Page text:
The previous study had indicated that a hyperpolarizing stimulation of −3 mA/cm^{2} suppressed spontaneous repetitive spiking [^{2} was applied to the model, it showed a repetitive spiking behavior, but the frequency of spiking became smaller than that before the stimulation (^{2} was applied to the model, it did not show a repetitive spiking behavior, but showed a quiescent state (^{2} as the stimulation threshold for suppressing repetitive spiking (we hereafter referred to this threshold as the “suppression threshold”). To reveal the relationship between the ionic conductances and the dynamics of the model, the present study next investigated how the suppression threshold changed in response to variations of each ionic conductance.

The effects of variations in the ionic conductance values on the dynamics of the model are shown in _{Na} was 50% of the default value with other conductance values being set at the de-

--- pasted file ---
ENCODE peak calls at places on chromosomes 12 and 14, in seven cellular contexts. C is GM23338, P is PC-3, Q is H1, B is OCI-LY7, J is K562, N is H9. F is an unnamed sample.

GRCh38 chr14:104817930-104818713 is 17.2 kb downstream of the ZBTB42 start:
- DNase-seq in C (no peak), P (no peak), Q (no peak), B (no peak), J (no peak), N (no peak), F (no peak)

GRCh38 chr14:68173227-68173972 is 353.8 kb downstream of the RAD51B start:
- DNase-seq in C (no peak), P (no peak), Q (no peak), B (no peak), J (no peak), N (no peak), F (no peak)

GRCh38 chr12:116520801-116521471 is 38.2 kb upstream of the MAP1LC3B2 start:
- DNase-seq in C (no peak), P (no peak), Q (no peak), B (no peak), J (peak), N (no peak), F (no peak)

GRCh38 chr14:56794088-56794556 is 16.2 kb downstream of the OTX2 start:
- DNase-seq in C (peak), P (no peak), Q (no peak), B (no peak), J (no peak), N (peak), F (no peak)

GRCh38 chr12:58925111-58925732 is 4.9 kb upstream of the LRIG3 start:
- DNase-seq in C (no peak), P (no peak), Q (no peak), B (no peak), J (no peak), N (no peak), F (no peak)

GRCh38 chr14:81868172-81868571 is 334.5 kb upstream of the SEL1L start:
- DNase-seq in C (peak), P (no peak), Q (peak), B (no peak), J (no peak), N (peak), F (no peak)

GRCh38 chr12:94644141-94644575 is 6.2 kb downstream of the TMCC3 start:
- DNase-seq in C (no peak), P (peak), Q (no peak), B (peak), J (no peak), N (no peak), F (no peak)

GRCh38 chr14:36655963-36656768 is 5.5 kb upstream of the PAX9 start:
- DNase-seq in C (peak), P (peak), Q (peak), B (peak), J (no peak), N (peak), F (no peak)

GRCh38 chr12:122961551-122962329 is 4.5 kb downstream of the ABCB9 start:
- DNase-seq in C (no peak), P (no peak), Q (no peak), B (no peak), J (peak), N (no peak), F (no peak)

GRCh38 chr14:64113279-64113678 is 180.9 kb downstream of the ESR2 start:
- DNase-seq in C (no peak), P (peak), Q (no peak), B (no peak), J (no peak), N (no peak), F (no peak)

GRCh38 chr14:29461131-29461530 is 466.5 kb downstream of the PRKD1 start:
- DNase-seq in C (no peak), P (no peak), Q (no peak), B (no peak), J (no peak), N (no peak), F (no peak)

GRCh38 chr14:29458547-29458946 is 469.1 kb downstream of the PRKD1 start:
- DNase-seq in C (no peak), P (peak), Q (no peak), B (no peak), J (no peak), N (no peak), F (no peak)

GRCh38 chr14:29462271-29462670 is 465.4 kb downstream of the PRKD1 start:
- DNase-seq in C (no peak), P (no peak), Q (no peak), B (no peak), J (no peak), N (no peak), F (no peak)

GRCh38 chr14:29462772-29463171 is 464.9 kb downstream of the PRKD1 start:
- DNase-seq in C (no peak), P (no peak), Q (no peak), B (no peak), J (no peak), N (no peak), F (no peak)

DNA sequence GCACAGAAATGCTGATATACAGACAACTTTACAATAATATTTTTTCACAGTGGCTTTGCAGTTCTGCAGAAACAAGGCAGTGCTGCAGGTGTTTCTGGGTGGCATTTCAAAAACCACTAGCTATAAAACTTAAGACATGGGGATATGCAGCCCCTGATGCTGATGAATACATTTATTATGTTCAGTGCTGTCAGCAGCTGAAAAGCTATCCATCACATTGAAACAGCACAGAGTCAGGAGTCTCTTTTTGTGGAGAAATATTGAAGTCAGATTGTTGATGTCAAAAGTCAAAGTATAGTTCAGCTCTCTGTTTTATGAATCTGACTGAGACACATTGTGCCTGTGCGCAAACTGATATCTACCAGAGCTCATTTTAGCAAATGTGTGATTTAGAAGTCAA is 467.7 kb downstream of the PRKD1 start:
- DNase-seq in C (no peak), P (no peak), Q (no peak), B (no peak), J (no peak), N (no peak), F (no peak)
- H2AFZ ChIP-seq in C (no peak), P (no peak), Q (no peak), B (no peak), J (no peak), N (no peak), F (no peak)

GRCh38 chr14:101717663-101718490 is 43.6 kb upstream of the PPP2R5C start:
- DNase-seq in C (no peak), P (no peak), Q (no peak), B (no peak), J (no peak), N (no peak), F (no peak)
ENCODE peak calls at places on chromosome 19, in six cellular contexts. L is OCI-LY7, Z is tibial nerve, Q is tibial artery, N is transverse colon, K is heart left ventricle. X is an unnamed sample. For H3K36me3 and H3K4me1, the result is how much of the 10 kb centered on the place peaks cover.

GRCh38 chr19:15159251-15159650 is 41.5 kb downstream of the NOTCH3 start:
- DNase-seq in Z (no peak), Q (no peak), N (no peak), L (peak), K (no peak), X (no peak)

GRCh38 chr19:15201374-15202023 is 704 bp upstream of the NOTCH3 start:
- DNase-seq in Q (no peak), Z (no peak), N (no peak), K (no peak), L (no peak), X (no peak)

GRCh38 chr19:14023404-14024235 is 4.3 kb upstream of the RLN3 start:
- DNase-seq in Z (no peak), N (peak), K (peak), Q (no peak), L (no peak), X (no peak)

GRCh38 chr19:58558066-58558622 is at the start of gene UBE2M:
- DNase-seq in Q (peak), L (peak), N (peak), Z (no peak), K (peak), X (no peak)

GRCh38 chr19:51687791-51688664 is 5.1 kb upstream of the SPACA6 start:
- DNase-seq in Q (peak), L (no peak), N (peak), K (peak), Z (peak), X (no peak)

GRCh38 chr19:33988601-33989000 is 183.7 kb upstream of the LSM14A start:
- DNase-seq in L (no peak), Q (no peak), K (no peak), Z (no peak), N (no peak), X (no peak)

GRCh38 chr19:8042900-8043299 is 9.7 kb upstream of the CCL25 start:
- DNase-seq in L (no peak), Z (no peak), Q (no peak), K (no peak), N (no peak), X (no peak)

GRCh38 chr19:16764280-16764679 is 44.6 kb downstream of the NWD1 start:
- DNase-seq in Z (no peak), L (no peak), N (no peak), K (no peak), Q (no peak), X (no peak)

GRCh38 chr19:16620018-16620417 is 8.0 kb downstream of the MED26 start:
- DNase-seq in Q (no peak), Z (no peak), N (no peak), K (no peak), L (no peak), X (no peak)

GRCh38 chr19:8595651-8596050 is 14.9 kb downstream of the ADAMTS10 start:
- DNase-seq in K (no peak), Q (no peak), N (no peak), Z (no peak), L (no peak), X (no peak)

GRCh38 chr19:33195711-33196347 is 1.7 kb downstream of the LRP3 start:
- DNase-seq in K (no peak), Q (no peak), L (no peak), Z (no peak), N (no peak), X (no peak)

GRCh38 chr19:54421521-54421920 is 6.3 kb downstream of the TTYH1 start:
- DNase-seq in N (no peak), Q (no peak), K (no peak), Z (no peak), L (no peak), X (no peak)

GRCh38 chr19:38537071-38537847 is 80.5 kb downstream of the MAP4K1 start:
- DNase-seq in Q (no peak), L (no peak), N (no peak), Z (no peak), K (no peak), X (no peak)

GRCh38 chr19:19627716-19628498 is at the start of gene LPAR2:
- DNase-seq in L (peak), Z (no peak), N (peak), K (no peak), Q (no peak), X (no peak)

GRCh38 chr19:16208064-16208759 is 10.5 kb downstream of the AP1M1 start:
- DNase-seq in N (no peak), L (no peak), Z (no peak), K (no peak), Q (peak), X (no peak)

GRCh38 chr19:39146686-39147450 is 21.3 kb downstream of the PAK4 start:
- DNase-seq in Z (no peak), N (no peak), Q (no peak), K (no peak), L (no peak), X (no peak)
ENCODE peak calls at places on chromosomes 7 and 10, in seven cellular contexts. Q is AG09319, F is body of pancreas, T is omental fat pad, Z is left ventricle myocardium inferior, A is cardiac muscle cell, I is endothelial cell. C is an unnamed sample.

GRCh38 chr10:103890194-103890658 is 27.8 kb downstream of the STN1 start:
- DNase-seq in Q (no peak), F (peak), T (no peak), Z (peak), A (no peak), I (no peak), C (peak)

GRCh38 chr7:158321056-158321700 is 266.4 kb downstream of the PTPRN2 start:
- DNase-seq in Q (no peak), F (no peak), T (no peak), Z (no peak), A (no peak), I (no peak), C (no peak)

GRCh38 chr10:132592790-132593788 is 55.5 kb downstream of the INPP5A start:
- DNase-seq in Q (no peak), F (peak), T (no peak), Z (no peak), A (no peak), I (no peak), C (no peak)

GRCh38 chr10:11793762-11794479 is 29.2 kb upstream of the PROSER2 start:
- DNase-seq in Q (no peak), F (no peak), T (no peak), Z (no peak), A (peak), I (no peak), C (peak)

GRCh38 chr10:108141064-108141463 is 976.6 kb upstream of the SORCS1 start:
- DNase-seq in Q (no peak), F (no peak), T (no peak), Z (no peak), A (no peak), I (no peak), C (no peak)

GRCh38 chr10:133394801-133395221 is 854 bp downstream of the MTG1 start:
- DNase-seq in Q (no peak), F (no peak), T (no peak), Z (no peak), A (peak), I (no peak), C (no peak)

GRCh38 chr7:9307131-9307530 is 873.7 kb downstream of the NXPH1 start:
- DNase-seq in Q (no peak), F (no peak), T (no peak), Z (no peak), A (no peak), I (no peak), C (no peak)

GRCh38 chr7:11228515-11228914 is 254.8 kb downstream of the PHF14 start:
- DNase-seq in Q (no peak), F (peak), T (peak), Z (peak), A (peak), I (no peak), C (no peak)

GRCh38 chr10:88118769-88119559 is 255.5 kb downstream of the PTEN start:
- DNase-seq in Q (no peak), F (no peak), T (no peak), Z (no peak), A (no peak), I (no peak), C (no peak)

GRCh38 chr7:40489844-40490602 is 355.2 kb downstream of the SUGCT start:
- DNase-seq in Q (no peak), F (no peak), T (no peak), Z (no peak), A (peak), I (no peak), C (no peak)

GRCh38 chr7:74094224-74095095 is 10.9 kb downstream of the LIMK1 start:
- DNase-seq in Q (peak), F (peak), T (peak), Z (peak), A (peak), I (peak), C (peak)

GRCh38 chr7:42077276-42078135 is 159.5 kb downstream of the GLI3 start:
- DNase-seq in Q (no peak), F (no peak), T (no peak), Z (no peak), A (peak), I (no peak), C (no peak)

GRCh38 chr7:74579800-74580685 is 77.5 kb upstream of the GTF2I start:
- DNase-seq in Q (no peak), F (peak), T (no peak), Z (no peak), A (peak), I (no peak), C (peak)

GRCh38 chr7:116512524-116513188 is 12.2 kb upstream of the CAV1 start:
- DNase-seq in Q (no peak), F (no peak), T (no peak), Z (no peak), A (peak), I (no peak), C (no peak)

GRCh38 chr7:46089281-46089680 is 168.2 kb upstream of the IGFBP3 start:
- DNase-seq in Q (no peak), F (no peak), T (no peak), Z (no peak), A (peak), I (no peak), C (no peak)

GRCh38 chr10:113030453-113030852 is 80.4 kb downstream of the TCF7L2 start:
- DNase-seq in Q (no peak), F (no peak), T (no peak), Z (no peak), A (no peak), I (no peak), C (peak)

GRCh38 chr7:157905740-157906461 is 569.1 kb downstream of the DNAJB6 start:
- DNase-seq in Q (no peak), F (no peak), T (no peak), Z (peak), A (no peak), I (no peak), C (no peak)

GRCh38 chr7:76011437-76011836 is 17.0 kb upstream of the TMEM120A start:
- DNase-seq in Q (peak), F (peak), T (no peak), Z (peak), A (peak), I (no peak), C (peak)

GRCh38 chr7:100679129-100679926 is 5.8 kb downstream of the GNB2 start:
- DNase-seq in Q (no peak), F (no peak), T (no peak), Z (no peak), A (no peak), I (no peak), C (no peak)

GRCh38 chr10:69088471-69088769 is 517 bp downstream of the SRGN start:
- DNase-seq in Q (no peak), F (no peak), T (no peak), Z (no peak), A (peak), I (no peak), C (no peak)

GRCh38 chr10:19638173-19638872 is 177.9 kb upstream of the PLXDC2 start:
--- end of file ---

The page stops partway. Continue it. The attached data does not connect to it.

fault values, the model showed a quiescent state in response to stimulation from −2.0 mA/cm^{2} to 2.0 mA/cm^{2}, whereas it showed a repetitive spiking state in response to stimulation of 2.5 mA/cm^{2} (_{Na} was 2.0 mA/cm^{2}. _{Na} and 150% g_{Na} were −1.0 mA/cm^{2} and −2.0 mA/cm^{2}, respectively. Similarly, the suppression thresholds under conditions in which other ionic conductance values were varied were calculated. The suppression threshold at 50% g_{Ca}, 100% g_{Ca}, and 150% g_{Ca} was −1.5 mA/cm^{2}, −1.0 mA/cm^{2}, and −0.5 mA/cm^{2}, respectively (_{A}, 100% g_{A}, and 150% g_{A} was −1.5 mA/cm^{2}, −1.0 mA/cm^{2}, and −0.5 mA/cm^{2}, respectively (_{KCa}, 100% g_{KCa}, and 150% g_{KCa} was −1.5 mA/cm^{2}, −1.0 mA/cm^{2}, and 0.0 mA/cm^{2}, respectively (_{K} was −1.0 mA/cm^{2} for all three conditions (